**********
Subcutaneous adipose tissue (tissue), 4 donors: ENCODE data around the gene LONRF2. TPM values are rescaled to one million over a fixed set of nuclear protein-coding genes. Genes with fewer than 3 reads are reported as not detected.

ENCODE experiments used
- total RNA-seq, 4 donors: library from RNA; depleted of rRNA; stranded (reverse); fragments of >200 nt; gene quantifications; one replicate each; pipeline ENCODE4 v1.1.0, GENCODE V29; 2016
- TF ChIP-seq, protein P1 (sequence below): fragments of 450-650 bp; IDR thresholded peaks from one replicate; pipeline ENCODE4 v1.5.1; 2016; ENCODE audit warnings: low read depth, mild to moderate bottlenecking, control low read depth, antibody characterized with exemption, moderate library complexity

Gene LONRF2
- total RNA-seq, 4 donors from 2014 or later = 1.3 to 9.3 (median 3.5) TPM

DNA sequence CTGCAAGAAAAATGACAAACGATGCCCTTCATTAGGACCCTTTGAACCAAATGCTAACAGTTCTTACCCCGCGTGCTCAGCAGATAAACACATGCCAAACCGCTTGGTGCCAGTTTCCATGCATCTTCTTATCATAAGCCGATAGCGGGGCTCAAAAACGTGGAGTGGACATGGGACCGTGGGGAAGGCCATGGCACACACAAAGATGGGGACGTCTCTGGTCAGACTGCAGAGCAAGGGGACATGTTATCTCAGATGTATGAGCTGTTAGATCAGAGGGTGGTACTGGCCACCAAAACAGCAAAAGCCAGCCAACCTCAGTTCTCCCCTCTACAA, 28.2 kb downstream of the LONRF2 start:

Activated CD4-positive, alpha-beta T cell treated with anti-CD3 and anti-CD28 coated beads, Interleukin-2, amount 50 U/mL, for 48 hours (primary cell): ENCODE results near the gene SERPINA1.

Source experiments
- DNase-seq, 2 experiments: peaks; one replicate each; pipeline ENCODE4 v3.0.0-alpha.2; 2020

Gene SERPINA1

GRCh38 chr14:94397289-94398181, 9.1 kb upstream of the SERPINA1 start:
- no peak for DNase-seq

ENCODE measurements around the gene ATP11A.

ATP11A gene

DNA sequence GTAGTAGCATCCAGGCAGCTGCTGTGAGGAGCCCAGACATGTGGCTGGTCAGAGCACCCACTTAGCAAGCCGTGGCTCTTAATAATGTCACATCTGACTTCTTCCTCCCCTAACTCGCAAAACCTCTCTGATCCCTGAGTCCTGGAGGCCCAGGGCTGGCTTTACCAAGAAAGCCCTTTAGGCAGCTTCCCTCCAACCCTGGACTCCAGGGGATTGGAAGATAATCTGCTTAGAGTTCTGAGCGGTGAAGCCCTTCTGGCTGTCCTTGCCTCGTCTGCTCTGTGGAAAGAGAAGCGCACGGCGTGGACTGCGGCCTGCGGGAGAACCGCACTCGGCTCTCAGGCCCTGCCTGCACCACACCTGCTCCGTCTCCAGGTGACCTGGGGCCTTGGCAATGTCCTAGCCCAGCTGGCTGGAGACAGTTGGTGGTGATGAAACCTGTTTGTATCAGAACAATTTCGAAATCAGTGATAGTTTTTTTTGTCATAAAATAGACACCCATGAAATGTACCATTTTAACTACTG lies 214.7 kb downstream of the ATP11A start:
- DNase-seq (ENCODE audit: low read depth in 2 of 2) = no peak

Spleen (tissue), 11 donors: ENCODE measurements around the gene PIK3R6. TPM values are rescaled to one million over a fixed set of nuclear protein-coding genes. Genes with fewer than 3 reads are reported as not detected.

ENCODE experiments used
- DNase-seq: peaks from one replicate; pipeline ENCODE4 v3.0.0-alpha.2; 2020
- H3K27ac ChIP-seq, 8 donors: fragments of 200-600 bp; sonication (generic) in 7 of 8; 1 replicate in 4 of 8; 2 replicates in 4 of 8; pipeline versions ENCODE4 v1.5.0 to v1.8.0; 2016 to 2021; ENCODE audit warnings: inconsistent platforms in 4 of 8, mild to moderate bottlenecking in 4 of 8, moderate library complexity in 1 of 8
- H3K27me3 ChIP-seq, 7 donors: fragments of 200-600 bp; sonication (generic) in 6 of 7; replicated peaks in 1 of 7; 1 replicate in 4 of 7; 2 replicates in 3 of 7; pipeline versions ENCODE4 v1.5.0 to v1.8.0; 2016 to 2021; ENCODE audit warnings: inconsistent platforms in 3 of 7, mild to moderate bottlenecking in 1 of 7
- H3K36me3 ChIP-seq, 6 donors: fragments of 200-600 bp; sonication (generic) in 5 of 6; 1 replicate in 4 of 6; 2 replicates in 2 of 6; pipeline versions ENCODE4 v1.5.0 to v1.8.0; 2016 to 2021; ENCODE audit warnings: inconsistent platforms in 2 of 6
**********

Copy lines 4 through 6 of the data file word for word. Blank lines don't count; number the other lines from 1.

- TF ChIP-seq, protein P1 (sequence below): fragments of 450-650 bp; IDR thresholded peaks from one replicate; pipeline ENCODE4 v1.5.1; 2016; ENCODE audit warnings: low read depth, mild to moderate bottlenecking, control low read depth, antibody characterized with exemption, moderate library complexity

Gene LONRF2
- total RNA-seq, 4 donors from 2014 or later = 1.3 to 9.3 (median 3.5) TPM